Read more at: http://www.jewishpress.com/news/poland-rejects-shechitah-kosher-slaughter/2013/07/14/
“The majority of Polish MPs gave the Polish Jewish community three choices: don’t practice your religion, don’t eat meat, or don’t live among us,” said Abraham H. Foxman, Director of the Anti-Defamation League (ADL). “For a country still struggling to come to terms with its past treatment of Jews, it is outrageous to strike such a blow to the future of Jews in Poland. This vote was a clear violation of religious freedom, supported by the ignorance of some and the bigotry of others. “The debate demonstrated acceptance of the false premise that kosher slaughter, which involves a single cut with a razor-sharp knife to minimize pain, is less humane than slaughter with pre-stunning by electrocution, gassing or a bolt shot to the animal’s forehead.” “Populism, superstition and political interests won out,” said Piotr Kadlcik, President of the Union of Jewish Communities of Poland. “It looks like we’ve made a full circle and are heading back to what happened in Poland and Germany in the 1930s.”

Read more at: http://www.jewishpress.com/news/poland-rejects-shechitah-kosher-slaughter/2013/07/14/
“The majority of Polish MPs gave the Polish Jewish community three choices: don’t practice your religion, don’t eat meat, or don’t live among us,” said Abraham H. Foxman, Director of the Anti-Defamation League (ADL). “For a country still struggling to come to terms with its past treatment of Jews, it is outrageous to strike such a blow to the future of Jews in Poland. This vote was a clear violation of religious freedom, supported by the ignorance of some and the bigotry of others. “The debate demonstrated acceptance of the false premise that kosher slaughter, which involves a single cut with a razor-sharp knife to minimize pain, is less humane than slaughter with pre-stunning by electrocution, gassing or a bolt shot to the animal’s forehead.” “Populism, superstition and political interests won out,” said Piotr Kadlcik, President of the Union of Jewish Communities of Poland. “It looks like we’ve made a full circle and are heading back to what happened in Poland and Germany in the 1930s.”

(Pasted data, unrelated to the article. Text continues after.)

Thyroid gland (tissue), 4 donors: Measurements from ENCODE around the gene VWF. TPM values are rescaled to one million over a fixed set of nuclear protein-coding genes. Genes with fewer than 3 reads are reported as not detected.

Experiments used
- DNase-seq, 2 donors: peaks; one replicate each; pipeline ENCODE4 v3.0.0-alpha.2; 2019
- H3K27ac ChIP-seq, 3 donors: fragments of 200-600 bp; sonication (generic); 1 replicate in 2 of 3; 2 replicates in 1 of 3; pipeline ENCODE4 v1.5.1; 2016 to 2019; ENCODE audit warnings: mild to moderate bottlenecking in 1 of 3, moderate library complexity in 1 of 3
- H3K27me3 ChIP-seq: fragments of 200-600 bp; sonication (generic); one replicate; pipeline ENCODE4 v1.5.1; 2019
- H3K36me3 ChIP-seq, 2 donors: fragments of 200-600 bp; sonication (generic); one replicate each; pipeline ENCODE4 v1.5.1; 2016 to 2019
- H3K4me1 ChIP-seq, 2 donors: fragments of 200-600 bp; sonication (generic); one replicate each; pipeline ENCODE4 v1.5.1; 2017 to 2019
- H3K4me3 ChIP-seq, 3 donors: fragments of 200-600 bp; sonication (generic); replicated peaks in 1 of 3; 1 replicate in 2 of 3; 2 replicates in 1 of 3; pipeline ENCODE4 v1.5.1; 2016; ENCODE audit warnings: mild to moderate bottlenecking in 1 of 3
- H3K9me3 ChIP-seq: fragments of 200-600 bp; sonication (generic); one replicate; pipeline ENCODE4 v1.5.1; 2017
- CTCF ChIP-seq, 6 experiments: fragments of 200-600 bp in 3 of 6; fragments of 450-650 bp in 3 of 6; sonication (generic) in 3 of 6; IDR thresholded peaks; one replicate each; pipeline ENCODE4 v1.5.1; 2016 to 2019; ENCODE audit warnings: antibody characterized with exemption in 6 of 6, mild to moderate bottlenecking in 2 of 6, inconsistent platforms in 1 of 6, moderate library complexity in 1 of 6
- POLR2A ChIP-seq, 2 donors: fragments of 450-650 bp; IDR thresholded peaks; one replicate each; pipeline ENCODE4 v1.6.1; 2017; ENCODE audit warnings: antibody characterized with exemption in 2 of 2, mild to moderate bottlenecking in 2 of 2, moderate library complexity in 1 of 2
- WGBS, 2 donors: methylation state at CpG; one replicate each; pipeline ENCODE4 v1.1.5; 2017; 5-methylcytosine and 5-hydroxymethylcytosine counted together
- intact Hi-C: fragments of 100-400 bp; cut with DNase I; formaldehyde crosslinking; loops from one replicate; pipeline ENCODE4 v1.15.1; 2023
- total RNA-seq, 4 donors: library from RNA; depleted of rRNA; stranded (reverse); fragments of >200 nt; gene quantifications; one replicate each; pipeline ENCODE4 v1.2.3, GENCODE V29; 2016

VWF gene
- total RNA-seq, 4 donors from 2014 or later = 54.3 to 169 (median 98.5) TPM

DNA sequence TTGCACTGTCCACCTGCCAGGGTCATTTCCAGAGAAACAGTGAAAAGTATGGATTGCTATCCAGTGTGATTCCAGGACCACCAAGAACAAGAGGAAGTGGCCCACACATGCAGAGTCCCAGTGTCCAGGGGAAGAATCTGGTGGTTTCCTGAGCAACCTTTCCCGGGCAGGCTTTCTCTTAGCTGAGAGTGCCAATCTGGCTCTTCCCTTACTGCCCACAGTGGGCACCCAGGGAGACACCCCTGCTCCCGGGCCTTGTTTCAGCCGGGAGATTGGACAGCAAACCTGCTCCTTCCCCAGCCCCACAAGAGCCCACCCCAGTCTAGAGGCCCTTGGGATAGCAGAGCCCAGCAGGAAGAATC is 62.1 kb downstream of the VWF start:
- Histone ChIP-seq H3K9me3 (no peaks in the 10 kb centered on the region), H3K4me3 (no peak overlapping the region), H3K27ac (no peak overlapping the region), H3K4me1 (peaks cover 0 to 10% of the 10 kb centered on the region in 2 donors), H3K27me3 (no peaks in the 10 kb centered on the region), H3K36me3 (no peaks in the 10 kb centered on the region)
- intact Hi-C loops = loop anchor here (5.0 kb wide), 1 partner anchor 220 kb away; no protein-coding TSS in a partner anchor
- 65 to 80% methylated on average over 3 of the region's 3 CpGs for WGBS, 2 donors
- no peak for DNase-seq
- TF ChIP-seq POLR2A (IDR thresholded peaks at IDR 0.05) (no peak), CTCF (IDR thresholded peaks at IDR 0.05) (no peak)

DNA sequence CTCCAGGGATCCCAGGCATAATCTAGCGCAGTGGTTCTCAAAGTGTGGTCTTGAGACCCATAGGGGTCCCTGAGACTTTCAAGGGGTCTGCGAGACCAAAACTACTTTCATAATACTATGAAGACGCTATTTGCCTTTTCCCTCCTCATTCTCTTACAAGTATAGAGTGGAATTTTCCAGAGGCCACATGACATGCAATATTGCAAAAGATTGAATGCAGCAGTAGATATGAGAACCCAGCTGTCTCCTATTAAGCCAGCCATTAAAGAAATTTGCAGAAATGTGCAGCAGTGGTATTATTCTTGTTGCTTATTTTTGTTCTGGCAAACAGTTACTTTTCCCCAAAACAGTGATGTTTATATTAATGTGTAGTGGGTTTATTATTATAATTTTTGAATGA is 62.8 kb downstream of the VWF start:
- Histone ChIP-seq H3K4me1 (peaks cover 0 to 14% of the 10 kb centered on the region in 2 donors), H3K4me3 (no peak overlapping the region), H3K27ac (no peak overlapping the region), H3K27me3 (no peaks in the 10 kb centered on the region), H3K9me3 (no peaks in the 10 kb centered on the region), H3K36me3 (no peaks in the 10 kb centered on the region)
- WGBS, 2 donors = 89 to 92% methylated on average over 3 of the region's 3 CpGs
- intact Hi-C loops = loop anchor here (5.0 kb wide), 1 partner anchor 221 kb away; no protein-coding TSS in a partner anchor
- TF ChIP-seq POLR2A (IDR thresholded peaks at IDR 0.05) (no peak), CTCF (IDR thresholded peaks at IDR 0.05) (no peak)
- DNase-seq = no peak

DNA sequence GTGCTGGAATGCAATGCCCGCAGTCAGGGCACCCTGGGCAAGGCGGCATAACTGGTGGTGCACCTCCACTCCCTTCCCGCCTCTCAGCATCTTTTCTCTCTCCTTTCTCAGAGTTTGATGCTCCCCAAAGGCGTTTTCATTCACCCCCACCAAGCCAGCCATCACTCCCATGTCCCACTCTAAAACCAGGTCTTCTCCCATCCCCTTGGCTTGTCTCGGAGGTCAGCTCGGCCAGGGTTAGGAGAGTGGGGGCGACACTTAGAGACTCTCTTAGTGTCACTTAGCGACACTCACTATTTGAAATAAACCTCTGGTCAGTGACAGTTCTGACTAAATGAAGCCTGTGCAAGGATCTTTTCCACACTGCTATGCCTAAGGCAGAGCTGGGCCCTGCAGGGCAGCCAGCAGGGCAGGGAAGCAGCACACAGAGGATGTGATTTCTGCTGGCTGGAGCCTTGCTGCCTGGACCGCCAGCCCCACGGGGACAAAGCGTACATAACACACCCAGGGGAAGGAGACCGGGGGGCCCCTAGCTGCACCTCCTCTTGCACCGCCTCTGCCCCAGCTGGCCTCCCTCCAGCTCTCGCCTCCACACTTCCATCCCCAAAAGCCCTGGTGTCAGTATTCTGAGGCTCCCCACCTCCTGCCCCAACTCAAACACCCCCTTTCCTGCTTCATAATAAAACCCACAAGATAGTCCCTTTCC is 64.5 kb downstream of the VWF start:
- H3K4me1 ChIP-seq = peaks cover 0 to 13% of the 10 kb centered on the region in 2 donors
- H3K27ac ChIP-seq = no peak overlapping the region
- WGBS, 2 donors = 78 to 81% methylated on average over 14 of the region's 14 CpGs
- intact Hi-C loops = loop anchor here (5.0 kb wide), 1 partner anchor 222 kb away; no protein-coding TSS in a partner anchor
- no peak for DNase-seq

Read more at: http://www.jewishpress.com/news/poland-rejects-shechitah-kosher-slaughter/2013/07/14/
Foxman clearly had little concern for comparisons with the Nazi persecution of Jews in his argument.
Neither has Jewish-Italian actor, Massimo Emilio Gobbi, who starred in the acclaimed movie, "Gomorra". Gobbi, who according to his website had his Jewish family name changed due Nazi persecution, has agreed to present the "Hitler Prize" at the Feder Fauna and released this statement:

"Hitler was vegetarian and promoted love for animals, but he condemned men, women and children to the furnace. Not only Jews, but also gypsies, homosexuals and so many other people that did not submit to his ideology and regime” (click here to read more).

However, Aellio has a degree of our sympathy regarding the gradual creep of disturbing extremist philosophies that should have no place in a rational society. Our concern is the parasitic politics of animals rights. Like some insidious virus the ideology has made its way into all aspects of our life. It can appeal to views on the left and right of the political world, where its emotive veneer seduces both well-meaning animal welfarists and cynical "baby kissing" opportunists.